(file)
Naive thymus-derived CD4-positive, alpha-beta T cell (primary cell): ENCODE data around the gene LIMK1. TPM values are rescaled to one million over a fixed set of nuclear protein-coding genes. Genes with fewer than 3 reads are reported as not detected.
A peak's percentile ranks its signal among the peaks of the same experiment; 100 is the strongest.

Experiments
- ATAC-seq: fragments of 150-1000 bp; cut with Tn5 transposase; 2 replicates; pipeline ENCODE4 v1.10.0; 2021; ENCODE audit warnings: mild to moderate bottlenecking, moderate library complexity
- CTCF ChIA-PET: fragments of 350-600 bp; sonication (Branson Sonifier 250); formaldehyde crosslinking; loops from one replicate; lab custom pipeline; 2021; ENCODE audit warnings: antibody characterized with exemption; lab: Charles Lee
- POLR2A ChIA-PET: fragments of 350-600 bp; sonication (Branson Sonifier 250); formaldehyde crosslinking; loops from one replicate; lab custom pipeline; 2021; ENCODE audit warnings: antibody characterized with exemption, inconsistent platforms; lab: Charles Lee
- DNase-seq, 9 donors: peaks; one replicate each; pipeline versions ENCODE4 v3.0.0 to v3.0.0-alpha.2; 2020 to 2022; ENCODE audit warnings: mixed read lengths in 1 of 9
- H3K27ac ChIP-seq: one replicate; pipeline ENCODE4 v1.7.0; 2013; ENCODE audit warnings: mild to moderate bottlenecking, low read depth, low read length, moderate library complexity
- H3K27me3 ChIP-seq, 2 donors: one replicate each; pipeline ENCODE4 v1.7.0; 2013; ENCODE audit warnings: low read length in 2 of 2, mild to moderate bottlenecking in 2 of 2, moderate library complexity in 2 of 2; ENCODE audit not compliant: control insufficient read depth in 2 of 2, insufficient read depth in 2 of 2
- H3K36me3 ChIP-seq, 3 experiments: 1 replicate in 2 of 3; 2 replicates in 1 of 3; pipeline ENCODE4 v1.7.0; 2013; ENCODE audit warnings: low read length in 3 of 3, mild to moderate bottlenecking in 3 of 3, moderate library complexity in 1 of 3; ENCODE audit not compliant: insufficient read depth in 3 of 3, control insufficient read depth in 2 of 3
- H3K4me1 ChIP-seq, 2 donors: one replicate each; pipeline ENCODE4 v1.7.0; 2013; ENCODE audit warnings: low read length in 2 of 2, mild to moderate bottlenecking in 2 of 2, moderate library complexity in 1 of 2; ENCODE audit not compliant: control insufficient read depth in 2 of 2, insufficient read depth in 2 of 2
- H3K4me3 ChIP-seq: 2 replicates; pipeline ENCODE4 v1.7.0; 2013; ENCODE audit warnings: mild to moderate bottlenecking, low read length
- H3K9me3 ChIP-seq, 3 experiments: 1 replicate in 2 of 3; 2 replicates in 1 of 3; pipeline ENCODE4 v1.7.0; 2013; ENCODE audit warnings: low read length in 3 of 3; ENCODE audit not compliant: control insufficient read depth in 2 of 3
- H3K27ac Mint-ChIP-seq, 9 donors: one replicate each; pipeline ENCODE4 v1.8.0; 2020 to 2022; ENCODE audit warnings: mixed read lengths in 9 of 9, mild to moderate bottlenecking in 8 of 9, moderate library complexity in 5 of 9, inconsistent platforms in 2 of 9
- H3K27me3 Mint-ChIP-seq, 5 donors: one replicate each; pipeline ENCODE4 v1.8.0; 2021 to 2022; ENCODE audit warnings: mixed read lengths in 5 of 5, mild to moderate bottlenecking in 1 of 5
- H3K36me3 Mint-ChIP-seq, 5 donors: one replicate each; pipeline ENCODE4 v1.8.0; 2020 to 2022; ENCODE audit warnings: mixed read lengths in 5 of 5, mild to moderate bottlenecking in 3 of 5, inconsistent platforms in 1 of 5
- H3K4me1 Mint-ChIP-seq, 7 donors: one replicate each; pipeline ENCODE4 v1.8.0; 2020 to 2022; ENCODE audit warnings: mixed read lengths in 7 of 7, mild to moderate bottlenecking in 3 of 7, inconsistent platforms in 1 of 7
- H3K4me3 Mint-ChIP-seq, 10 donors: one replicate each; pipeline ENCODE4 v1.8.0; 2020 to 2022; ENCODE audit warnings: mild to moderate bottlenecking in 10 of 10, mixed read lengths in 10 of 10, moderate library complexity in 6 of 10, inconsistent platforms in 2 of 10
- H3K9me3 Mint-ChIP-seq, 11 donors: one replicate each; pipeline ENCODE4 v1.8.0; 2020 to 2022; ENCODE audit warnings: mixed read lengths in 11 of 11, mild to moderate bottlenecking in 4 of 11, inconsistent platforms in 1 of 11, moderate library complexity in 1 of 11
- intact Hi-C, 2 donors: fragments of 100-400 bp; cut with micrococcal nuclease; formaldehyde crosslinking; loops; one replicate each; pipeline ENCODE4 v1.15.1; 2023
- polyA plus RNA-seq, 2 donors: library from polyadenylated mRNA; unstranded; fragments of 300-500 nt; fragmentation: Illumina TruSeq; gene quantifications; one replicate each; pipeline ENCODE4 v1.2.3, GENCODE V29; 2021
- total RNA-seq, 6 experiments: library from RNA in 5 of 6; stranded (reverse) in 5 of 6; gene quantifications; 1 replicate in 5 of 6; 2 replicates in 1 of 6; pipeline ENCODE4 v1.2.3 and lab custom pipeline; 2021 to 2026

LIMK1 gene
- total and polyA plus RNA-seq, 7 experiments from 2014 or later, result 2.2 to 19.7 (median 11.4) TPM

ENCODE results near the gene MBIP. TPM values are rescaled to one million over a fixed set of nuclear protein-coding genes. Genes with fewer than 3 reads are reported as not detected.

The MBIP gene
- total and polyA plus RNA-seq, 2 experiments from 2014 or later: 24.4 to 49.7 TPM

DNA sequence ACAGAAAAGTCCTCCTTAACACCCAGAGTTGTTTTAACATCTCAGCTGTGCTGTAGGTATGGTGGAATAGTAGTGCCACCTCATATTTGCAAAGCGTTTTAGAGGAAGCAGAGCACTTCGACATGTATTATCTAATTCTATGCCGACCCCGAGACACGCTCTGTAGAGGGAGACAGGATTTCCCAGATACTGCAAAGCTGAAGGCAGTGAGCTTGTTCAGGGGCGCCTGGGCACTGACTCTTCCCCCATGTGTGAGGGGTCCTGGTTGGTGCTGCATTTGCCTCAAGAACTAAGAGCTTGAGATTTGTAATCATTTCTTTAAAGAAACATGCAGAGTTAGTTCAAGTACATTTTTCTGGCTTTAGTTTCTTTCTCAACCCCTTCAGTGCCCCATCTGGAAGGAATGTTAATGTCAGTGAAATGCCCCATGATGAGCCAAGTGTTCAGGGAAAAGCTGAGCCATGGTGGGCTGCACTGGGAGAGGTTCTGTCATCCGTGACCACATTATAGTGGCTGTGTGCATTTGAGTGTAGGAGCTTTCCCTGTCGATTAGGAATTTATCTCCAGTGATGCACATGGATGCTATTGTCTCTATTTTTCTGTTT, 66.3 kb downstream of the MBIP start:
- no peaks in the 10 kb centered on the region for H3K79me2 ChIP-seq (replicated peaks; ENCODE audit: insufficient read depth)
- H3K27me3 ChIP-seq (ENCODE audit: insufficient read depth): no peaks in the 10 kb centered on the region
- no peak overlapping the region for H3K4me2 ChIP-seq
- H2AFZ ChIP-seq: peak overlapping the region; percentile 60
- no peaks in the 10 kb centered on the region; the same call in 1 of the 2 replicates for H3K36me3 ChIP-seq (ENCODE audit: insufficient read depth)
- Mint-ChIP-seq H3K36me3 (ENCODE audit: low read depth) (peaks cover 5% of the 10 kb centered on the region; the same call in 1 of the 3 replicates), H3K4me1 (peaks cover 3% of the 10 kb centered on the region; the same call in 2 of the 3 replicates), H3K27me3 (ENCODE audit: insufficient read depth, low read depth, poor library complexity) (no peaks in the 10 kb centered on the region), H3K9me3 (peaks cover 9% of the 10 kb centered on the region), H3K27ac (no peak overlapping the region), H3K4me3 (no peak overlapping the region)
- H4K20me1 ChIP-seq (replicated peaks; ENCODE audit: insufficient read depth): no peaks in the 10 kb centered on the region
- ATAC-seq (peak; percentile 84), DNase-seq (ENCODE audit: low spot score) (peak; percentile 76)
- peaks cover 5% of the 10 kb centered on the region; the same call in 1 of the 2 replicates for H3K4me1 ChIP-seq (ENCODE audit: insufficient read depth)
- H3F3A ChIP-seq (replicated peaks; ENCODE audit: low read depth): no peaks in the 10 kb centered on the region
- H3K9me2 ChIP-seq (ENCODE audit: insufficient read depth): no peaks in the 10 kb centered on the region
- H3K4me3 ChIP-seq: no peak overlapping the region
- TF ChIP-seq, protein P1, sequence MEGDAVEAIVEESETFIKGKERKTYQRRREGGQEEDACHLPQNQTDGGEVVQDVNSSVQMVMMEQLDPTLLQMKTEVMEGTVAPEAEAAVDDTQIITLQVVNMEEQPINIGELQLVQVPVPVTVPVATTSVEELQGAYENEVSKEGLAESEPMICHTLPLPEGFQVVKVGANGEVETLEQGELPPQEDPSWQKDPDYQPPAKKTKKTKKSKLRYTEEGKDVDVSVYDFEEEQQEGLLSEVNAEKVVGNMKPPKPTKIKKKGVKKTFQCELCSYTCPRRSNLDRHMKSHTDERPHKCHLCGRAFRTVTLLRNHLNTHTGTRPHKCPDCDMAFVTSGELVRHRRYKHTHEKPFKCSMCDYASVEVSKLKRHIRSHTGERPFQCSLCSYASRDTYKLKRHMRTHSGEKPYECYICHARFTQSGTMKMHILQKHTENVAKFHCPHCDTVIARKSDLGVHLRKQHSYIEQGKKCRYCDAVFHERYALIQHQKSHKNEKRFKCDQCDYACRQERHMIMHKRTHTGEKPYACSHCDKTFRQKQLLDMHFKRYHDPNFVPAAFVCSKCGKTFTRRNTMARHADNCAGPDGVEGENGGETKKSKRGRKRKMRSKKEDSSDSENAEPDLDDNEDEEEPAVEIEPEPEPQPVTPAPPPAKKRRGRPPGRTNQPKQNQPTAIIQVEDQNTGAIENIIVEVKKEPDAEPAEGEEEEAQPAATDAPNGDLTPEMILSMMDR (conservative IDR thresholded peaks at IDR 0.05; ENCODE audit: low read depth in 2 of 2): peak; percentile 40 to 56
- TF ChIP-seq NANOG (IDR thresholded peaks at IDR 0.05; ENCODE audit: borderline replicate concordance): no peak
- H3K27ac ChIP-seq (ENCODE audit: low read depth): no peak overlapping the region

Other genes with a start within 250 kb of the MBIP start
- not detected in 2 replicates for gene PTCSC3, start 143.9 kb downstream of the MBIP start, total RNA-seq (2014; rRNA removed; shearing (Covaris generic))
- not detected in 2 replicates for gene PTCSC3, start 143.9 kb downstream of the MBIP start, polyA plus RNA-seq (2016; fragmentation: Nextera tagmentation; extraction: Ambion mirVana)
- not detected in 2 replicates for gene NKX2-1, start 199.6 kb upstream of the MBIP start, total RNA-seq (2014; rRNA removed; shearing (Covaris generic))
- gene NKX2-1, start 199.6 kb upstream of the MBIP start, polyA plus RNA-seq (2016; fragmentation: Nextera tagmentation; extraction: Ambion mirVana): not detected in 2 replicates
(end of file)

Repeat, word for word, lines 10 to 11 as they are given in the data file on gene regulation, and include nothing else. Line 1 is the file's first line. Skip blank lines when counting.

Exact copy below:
- H3K36me3 ChIP-seq, 3 experiments: 1 replicate in 2 of 3; 2 replicates in 1 of 3; pipeline ENCODE4 v1.7.0; 2013; ENCODE audit warnings: low read length in 3 of 3, mild to moderate bottlenecking in 3 of 3, moderate library complexity in 1 of 3; ENCODE audit not compliant: insufficient read depth in 3 of 3, control insufficient read depth in 2 of 3
- H3K4me1 ChIP-seq, 2 donors: one replicate each; pipeline ENCODE4 v1.7.0; 2013; ENCODE audit warnings: low read length in 2 of 2, mild to moderate bottlenecking in 2 of 2, moderate library complexity in 1 of 2; ENCODE audit not compliant: control insufficient read depth in 2 of 2, insufficient read depth in 2 of 2